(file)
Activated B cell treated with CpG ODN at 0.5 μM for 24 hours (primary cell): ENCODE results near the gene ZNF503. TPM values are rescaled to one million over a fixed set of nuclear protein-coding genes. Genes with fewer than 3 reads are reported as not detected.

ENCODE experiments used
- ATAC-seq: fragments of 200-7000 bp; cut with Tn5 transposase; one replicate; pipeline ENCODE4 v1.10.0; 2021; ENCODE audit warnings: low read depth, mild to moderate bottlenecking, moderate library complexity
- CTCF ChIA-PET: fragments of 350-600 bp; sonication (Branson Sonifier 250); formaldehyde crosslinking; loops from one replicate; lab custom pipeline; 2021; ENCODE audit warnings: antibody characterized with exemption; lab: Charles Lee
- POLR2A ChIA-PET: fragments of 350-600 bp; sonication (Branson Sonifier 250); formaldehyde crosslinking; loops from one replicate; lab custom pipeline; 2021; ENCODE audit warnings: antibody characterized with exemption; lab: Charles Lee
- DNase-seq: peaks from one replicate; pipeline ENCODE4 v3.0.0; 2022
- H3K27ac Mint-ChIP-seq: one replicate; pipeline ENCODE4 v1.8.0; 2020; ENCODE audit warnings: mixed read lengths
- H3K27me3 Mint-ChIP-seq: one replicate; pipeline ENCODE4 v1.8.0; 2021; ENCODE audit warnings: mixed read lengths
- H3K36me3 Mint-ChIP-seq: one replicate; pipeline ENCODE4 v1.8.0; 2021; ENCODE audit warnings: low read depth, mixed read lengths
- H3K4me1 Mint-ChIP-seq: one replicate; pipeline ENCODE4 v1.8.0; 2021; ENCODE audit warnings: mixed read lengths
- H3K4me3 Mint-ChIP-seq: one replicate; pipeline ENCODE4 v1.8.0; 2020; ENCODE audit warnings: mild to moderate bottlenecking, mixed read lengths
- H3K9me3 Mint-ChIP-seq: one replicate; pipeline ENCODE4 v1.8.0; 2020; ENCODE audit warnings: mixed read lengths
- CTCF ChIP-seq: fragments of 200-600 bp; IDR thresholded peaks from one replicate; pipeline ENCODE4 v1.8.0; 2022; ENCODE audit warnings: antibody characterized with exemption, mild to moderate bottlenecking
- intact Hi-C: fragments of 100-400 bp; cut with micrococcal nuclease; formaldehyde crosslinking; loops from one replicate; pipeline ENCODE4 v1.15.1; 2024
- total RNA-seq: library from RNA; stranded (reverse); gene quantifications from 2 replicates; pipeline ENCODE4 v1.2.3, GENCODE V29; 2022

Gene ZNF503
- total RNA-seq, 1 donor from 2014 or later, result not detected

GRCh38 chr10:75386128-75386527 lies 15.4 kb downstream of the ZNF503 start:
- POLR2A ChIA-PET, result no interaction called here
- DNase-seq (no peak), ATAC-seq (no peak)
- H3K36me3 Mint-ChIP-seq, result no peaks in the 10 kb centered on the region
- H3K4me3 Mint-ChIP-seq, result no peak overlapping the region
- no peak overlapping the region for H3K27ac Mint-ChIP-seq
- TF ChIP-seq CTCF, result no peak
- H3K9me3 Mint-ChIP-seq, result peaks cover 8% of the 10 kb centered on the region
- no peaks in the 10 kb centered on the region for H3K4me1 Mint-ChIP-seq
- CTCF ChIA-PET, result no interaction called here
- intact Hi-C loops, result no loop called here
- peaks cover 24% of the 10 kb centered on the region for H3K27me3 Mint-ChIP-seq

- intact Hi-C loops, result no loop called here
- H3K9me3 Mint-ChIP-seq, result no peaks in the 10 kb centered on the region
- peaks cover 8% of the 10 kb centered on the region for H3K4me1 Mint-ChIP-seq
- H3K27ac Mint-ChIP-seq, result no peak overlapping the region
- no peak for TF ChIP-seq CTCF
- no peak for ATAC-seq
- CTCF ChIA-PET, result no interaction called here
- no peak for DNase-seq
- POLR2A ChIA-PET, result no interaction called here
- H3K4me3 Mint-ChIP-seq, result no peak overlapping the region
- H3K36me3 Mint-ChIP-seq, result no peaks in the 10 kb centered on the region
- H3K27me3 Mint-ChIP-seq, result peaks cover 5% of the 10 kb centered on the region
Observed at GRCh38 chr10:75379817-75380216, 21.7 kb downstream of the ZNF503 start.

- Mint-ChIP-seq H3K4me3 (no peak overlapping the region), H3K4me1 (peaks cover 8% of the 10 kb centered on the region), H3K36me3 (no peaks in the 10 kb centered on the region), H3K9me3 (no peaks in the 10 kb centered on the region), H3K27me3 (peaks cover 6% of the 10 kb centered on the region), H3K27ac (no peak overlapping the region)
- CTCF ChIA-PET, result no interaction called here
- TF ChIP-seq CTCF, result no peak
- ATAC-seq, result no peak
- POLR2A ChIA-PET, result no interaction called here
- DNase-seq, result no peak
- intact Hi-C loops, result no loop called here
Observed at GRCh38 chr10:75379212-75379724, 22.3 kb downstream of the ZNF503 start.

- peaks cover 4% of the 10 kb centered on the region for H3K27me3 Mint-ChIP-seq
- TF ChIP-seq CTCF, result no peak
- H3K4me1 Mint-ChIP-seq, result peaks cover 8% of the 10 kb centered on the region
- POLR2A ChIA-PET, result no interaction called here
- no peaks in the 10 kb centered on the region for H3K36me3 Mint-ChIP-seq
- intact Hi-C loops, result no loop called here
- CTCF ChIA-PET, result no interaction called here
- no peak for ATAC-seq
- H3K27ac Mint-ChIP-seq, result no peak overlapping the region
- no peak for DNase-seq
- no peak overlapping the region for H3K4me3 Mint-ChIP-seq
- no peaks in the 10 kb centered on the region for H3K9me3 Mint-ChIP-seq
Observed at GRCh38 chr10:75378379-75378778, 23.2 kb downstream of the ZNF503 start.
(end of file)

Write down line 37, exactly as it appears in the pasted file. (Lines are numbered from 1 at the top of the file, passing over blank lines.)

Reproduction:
- no peak for DNase-seq